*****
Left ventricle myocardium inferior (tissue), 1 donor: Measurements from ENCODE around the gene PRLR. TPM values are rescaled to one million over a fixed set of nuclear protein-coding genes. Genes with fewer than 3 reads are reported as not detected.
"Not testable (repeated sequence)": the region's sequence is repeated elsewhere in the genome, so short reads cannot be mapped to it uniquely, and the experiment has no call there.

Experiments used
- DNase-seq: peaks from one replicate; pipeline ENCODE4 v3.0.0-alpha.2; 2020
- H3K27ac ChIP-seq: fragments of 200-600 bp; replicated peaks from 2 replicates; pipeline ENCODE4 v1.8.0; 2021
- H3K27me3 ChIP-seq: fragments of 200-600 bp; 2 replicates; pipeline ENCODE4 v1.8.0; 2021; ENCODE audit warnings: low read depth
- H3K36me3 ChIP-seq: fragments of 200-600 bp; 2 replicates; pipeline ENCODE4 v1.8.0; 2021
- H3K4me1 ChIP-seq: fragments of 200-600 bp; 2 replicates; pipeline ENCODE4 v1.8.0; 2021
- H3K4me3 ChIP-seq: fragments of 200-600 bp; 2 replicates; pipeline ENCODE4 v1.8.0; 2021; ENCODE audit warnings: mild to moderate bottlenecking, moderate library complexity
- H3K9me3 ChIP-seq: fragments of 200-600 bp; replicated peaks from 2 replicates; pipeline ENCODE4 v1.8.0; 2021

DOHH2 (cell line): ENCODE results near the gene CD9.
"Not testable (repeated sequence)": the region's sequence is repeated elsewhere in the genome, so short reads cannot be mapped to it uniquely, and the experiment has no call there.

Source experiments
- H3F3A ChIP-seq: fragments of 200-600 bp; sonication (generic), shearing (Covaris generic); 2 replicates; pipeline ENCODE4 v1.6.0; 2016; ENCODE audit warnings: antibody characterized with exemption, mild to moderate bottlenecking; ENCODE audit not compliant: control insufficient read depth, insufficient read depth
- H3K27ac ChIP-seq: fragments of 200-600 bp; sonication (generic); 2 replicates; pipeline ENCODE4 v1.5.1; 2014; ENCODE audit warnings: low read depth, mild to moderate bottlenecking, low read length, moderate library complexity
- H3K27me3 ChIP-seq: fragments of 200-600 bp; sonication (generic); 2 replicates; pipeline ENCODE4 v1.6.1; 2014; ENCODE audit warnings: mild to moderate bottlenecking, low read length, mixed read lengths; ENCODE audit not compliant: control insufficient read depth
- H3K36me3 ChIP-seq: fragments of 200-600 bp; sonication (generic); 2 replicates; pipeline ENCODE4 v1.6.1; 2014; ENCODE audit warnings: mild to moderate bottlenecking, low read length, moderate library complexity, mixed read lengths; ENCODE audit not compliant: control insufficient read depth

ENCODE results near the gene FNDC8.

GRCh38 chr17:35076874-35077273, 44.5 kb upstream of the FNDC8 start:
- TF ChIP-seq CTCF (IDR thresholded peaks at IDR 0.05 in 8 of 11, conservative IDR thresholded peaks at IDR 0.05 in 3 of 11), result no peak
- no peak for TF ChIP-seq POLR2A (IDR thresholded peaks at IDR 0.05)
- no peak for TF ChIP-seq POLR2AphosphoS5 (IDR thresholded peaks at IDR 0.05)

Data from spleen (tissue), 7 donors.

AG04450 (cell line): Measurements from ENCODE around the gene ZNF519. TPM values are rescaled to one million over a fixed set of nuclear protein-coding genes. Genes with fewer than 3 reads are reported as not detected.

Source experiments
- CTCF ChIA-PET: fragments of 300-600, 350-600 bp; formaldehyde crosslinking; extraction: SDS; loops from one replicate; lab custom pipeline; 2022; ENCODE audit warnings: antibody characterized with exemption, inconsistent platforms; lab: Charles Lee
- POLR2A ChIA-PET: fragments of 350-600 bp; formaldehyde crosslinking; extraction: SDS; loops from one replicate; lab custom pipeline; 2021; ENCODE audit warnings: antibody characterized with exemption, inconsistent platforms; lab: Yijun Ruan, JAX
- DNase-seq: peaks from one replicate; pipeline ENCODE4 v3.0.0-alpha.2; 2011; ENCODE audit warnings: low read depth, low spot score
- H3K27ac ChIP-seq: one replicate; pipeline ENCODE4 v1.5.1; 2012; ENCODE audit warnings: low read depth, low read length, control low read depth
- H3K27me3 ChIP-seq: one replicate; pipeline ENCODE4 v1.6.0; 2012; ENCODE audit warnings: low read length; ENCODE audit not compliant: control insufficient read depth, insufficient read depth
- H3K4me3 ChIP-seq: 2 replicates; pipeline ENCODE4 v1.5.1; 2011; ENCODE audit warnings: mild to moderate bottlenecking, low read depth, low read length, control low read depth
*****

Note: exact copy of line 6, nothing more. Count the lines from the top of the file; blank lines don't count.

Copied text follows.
- H3K27me3 ChIP-seq: fragments of 200-600 bp; 2 replicates; pipeline ENCODE4 v1.8.0; 2021; ENCODE audit warnings: low read depth